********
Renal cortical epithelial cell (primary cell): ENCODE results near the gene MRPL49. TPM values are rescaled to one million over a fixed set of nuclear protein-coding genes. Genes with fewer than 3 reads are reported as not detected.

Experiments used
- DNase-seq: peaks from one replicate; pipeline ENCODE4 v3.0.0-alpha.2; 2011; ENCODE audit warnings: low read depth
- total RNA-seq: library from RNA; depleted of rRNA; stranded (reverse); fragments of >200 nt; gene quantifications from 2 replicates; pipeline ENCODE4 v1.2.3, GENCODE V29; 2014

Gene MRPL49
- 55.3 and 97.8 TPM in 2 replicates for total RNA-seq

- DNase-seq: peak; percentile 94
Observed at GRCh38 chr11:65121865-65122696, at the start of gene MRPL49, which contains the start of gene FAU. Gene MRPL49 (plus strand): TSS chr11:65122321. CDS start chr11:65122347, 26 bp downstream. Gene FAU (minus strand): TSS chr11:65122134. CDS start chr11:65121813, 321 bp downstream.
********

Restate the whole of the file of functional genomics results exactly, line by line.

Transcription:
Renal cortical epithelial cell (primary cell): ENCODE results near the gene MRPL49. TPM values are rescaled to one million over a fixed set of nuclear protein-coding genes. Genes with fewer than 3 reads are reported as not detected.

Experiments used
- DNase-seq: peaks from one replicate; pipeline ENCODE4 v3.0.0-alpha.2; 2011; ENCODE audit warnings: low read depth
- total RNA-seq: library from RNA; depleted of rRNA; stranded (reverse); fragments of >200 nt; gene quantifications from 2 replicates; pipeline ENCODE4 v1.2.3, GENCODE V29; 2014

Gene MRPL49
- 55.3 and 97.8 TPM in 2 replicates for total RNA-seq

- DNase-seq: peak; percentile 94
Observed at GRCh38 chr11:65121865-65122696, at the start of gene MRPL49, which contains the start of gene FAU. Gene MRPL49 (plus strand): TSS chr11:65122321. CDS start chr11:65122347, 26 bp downstream. Gene FAU (minus strand): TSS chr11:65122134. CDS start chr11:65121813, 321 bp downstream.